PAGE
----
Crowns and capes of papier-mâché and rags are presented, and all bow before the nobility of the Shadow Court. In less-civilized circles, the nobles wear bones and strips of flesh, and their crimson robes are dyed with human blood. Saving up for such festivities takes a long time and a great deal of discretion. Fortunately, human sacrifice is not as prevalent as it once was. We are indeed fortunate that we live in a world that is too civilized for such activities.
Unseelie commoners also demonstrate their hospitality at this time of year. For the commoners in most freeholds, this involves multiple tables of food. The nature of the freehold influences what the feast will be. Some feasts are elegant repasts, with roasted pheasants, lightly toasted Samhain cakes, and several bottles of wine. Once the feast is underway, however, guests who rebuke such a pretense at culture will descend upon the feast with bottles of ketchup and jars of mayonnaise, ripping apart food with their fingers and starting epic belching concertos.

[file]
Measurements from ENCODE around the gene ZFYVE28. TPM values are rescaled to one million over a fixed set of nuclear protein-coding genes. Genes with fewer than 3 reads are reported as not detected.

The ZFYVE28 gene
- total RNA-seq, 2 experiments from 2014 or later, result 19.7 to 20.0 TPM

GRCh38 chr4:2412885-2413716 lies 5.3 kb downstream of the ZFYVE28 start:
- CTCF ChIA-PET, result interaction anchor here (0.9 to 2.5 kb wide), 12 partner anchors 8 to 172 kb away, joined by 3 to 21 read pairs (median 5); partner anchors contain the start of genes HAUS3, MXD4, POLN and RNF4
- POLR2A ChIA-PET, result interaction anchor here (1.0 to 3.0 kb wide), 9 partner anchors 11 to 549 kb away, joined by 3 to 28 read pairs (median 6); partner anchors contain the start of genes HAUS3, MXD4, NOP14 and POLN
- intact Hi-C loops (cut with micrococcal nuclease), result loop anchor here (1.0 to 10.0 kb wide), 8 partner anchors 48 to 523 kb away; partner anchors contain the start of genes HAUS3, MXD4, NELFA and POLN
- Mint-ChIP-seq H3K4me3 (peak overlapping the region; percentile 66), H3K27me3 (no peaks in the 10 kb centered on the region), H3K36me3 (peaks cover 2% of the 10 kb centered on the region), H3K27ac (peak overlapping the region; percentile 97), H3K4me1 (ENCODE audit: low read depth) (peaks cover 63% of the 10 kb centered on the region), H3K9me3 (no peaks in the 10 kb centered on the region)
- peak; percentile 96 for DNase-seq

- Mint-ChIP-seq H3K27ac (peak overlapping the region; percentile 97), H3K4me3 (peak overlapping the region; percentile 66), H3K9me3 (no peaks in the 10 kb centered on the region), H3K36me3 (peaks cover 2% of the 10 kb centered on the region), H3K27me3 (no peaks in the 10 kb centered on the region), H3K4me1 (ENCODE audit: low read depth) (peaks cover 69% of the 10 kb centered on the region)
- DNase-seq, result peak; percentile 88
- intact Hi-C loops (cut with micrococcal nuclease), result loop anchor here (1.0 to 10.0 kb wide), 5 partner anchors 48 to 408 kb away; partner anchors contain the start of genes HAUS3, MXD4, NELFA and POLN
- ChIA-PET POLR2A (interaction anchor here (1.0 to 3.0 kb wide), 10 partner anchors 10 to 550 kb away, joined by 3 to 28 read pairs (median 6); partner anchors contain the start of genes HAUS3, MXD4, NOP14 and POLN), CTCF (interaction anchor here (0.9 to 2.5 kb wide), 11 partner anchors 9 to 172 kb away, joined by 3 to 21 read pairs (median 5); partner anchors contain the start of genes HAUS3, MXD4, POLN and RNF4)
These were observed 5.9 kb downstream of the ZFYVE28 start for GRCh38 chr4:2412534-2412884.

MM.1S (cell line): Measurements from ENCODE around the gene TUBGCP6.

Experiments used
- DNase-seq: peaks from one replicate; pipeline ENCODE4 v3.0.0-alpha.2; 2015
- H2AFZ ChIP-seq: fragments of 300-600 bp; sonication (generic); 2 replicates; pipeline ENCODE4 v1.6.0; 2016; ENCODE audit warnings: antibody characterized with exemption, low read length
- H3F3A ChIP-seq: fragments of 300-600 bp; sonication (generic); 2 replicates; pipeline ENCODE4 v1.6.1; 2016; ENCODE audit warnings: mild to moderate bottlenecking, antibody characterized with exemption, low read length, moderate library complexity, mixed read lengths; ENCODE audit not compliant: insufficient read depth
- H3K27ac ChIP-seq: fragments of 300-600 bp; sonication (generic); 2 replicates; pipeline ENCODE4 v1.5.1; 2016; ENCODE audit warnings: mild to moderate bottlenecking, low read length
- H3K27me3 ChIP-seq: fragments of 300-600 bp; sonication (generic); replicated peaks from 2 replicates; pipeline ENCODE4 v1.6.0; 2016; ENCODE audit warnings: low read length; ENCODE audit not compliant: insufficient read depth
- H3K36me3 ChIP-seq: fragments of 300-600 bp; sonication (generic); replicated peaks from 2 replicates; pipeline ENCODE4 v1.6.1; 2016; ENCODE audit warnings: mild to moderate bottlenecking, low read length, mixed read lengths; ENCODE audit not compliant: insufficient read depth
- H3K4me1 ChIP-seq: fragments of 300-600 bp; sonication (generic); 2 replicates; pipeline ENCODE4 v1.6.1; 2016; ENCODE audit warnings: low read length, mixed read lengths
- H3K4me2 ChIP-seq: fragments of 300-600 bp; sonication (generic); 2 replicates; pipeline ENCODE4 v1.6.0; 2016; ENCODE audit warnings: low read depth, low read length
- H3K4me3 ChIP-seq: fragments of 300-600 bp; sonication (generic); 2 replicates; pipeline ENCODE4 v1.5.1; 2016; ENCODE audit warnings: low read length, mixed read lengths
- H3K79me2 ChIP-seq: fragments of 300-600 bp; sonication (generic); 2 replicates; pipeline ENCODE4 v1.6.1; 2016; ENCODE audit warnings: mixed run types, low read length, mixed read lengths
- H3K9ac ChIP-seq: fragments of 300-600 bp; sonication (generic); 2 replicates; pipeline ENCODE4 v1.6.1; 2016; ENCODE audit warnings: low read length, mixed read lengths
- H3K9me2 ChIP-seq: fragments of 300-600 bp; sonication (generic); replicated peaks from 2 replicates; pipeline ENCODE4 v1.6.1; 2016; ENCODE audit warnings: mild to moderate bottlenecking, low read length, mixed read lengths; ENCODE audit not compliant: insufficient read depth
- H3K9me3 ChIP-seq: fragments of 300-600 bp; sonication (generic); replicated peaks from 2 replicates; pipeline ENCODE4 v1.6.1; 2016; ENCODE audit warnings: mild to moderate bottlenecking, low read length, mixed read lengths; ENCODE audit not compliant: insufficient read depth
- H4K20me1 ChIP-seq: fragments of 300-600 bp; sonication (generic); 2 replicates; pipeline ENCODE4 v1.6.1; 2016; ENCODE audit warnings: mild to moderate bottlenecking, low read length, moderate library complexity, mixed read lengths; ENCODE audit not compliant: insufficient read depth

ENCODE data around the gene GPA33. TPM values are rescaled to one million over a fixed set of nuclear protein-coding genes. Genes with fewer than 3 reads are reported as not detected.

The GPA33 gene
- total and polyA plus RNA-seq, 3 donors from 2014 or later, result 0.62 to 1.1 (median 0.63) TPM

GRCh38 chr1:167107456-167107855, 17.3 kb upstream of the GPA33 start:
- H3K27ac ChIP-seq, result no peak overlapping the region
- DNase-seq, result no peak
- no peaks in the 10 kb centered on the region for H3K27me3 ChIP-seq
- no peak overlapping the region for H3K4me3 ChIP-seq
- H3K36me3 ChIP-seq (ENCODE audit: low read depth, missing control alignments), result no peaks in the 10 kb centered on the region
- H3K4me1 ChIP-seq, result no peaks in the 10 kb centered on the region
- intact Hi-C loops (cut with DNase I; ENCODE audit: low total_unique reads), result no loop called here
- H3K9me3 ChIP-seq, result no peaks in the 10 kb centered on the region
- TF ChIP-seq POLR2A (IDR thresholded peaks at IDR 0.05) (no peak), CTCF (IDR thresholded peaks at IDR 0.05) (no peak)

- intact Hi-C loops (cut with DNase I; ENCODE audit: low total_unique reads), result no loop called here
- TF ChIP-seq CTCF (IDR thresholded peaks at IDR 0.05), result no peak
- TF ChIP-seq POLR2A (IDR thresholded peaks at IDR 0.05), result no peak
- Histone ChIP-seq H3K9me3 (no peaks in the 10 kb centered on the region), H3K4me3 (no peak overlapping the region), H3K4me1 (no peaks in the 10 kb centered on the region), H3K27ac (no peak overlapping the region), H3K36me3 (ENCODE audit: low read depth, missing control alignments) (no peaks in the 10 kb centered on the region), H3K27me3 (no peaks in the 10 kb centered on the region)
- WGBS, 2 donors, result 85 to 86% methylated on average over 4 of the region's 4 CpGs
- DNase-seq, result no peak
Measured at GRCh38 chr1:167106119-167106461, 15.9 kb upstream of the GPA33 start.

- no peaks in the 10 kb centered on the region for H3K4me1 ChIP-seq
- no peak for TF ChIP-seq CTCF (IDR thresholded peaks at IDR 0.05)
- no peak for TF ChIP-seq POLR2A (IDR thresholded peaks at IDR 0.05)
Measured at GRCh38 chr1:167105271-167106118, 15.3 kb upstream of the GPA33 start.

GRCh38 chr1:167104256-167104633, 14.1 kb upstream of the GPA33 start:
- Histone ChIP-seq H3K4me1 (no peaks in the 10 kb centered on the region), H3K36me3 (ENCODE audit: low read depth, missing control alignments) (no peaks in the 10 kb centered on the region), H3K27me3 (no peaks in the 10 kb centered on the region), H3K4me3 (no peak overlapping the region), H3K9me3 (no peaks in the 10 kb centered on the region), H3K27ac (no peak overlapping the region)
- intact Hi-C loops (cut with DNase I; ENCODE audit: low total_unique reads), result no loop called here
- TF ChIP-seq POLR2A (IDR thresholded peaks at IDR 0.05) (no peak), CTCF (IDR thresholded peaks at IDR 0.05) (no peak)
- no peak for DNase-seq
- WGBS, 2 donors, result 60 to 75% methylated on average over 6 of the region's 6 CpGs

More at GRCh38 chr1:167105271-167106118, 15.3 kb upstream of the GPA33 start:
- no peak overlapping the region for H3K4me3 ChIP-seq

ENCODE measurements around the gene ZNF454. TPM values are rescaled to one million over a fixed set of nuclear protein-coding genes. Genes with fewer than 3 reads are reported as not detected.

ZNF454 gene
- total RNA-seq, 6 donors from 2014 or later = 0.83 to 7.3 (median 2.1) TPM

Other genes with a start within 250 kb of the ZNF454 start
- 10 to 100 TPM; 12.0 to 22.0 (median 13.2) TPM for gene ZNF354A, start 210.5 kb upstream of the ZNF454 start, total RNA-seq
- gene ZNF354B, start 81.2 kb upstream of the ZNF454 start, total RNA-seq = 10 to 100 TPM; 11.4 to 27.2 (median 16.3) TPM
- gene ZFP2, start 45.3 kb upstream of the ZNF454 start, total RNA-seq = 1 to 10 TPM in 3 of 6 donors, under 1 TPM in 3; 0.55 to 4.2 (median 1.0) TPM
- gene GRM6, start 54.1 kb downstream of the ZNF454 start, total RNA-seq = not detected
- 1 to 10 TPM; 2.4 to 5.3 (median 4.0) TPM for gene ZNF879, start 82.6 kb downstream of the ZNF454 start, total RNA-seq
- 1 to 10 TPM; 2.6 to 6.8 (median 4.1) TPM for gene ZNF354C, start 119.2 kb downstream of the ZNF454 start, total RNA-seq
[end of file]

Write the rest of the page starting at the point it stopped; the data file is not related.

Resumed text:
Not everyone feasts in this manner. Childlings love to collect mountains of candy and sugary goodies, while redcaps are more than pleased to build temples of meat at which other fae can worship. For satyrs, the traditional feast involves sexual indiscretion and orgies of the most elaborate kind. It is not uncommon for this to eventually interrupt the main feast; after the first few hours, many of the foodstuffs present are incorporated into the orgy. However, this is not required. On this night of passion, gluttony and lust are seen as virtues, and so those who would not normally indulge, or who are forbidden against indulgence, will revel.
There is a variety of tournaments on this night, and the eating competition is only one of these. Satyrs and others who pursue debauchery have a tourney of their own, called the Satyr’s Feast. The goal of their tournament is to see who can lead the most chaste and innocent individuals across the most sexual thresholds on one night. The converts can be enchanted, but all participants must be willing, it is a contest of seduction as well as technique. Enchanted mortals are the usual delicacy in a Satyr’s Feast, even though some tragos prefer to get back to nature. (See Shadow Court#Satyrs)